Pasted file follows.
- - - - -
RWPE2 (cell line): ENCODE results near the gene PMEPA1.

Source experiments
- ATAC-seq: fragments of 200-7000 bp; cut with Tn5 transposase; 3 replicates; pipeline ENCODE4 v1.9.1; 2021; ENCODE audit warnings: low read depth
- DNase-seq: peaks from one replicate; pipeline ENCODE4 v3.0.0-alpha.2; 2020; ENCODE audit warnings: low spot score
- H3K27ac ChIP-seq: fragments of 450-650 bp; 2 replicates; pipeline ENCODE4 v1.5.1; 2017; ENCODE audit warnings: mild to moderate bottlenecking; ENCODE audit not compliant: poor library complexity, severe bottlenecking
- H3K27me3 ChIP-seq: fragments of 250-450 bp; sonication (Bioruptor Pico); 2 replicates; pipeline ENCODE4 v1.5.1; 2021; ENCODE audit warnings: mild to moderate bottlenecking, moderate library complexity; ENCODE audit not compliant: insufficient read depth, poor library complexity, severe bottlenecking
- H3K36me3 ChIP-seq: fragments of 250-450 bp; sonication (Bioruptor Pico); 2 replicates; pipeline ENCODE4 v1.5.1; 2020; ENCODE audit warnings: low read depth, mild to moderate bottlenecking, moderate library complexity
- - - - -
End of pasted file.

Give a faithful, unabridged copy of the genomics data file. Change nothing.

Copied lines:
RWPE2 (cell line): ENCODE results near the gene PMEPA1.

Source experiments
- ATAC-seq: fragments of 200-7000 bp; cut with Tn5 transposase; 3 replicates; pipeline ENCODE4 v1.9.1; 2021; ENCODE audit warnings: low read depth
- DNase-seq: peaks from one replicate; pipeline ENCODE4 v3.0.0-alpha.2; 2020; ENCODE audit warnings: low spot score
- H3K27ac ChIP-seq: fragments of 450-650 bp; 2 replicates; pipeline ENCODE4 v1.5.1; 2017; ENCODE audit warnings: mild to moderate bottlenecking; ENCODE audit not compliant: poor library complexity, severe bottlenecking
- H3K27me3 ChIP-seq: fragments of 250-450 bp; sonication (Bioruptor Pico); 2 replicates; pipeline ENCODE4 v1.5.1; 2021; ENCODE audit warnings: mild to moderate bottlenecking, moderate library complexity; ENCODE audit not compliant: insufficient read depth, poor library complexity, severe bottlenecking
- H3K36me3 ChIP-seq: fragments of 250-450 bp; sonication (Bioruptor Pico); 2 replicates; pipeline ENCODE4 v1.5.1; 2020; ENCODE audit warnings: low read depth, mild to moderate bottlenecking, moderate library complexity